This came soon after Cuba had signed a trade agreement with the Soviet Union, so US government officials now had no doubt that Castro was leaning towards the Soviet side. Cuba at this time was trying to gather military supplies and found suppliers in Belgium and France. It was the shipment of these arms which was to spark a notion in Castro’s mind that the US was planning on an invasion of the island. ‘La Coubre’ was a ship that was transporting arms to Cuba. While docked in the harbour in Havana the ship exploded, killing over one hundred people. Castro was convinced that the US was responsible for the explosion, and thought that America was trying to provoke a war with Cuba. “Castro could not get La Coubre out of his mind. ‘I am absolutely certain that the United States blew up the ship’.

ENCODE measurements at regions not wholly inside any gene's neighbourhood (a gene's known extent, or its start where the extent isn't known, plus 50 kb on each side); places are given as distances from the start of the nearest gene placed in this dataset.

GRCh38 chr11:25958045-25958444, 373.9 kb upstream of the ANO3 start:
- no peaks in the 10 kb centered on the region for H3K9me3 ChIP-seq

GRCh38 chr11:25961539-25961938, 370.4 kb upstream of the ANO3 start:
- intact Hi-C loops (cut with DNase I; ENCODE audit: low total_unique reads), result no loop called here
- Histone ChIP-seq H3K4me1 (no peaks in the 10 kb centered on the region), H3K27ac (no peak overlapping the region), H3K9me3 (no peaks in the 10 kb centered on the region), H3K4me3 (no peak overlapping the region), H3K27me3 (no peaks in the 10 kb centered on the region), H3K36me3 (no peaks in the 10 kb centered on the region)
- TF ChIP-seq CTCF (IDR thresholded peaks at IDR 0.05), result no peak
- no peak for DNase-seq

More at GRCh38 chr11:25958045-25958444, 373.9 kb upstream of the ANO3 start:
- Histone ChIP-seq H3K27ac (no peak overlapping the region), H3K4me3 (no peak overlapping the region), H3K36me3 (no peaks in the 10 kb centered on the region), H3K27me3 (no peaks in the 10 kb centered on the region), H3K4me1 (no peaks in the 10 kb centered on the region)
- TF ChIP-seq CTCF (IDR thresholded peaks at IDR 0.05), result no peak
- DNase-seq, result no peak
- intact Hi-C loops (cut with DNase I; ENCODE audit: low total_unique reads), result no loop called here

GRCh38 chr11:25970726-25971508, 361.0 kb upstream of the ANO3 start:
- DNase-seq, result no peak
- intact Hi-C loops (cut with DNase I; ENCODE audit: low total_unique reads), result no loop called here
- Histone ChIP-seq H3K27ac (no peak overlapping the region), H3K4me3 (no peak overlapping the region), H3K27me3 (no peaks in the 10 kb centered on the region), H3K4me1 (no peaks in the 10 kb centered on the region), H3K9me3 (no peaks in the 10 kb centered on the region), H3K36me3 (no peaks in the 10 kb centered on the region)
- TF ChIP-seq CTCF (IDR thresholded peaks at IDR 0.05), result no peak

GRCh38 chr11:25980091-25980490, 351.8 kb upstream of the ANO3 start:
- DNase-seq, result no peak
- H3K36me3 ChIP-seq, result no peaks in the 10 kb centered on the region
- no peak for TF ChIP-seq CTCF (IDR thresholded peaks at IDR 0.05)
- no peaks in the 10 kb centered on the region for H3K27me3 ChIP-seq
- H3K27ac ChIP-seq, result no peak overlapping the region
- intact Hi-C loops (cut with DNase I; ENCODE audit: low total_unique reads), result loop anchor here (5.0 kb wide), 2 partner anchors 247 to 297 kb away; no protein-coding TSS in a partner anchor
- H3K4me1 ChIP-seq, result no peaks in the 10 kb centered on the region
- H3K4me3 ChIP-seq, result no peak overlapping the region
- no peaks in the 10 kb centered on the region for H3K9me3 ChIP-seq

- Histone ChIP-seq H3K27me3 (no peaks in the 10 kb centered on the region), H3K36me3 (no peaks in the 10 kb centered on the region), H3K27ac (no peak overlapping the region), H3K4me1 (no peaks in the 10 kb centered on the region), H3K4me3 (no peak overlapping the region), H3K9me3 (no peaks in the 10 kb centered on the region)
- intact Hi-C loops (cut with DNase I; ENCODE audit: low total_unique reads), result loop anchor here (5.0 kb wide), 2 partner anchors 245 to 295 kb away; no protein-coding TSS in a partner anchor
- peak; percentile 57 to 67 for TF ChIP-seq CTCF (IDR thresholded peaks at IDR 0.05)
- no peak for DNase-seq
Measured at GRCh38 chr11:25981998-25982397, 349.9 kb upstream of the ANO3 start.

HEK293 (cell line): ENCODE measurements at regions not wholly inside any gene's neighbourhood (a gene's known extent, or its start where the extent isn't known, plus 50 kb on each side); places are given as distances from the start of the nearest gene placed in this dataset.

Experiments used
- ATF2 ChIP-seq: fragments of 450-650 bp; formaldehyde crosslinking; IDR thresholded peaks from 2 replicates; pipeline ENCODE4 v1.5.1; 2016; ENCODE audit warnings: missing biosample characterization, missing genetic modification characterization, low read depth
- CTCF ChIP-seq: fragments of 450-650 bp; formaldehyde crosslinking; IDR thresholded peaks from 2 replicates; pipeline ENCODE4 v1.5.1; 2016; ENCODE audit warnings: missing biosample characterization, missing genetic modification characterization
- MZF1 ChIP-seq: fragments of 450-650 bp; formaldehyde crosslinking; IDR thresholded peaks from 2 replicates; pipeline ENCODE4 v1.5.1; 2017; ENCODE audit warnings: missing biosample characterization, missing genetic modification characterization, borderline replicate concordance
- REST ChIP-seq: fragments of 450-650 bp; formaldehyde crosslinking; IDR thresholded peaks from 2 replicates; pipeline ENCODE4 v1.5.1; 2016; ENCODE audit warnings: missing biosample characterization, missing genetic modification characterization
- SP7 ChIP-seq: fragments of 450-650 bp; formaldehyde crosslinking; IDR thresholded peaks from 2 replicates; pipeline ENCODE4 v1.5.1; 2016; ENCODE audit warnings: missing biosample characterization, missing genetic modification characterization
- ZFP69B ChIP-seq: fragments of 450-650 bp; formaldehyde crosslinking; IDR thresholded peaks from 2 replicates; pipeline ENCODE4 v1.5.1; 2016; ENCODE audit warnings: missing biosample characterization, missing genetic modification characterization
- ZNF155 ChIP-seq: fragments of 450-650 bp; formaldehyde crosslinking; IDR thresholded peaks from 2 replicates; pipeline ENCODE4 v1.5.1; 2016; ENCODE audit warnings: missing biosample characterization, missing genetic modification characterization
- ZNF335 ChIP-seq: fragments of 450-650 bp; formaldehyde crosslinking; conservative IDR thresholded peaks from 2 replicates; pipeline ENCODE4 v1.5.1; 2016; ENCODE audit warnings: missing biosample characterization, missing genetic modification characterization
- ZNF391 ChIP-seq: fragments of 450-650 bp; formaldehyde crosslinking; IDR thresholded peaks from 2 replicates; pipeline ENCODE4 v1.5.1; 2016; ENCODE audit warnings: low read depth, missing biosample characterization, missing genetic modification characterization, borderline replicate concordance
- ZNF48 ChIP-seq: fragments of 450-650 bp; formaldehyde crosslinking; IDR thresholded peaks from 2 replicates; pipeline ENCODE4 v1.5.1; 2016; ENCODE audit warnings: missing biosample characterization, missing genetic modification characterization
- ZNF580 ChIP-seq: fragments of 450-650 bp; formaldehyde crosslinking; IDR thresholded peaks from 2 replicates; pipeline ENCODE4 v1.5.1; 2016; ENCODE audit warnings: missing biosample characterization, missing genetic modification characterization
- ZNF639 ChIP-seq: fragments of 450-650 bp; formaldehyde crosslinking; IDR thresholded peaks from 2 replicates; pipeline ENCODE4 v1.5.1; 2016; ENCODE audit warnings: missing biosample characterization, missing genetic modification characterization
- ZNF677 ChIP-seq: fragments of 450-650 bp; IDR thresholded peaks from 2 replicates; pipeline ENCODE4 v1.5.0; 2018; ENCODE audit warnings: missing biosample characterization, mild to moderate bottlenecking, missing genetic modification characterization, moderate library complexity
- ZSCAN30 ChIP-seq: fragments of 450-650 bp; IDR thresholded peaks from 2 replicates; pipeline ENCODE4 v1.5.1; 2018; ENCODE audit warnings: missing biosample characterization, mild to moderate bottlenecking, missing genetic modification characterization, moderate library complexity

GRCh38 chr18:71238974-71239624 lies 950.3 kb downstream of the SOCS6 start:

While admitting that there was ‘no juridical proof’, no smoking gun, he was convinced that the United States, which had been twisting the arms of its allies not to supply him with weapons, sabotaged the ship to send him a message.” What this served to do was to convince Castro that the US was not going to allow him to militarise and pushed him closer to an alliance to the Soviet Union.

As well as training Cuban exiles for a possible invasion of Cuba, the CIA also planned assassination plots against Castro. These included plans such as putting explosives in seashells near where he liked to dive, plots to poison his cigars and involving Mafia figures in assassination attempts. “A notation in the records of the Operation Division, CIA’s Office of Medical Services, indicates that on August 16, 1960, an official was given a box of Castro’s favourite cigars with instructions to treat them with lethal poison.” The assumption from the CIA was that the revolution would collapse if Castro was dead. In December 1959, the head of the agency’s Western division, J.C. King stated that, “thorough consideration be given to the elimination of Fidel Castro because it would greatly accelerate the fall of the present government.” As well as trying to destabilize Cuba by using these covert measures, the US also imposed economic sanctions, which included sanctions against the Cuban exportation of sugar.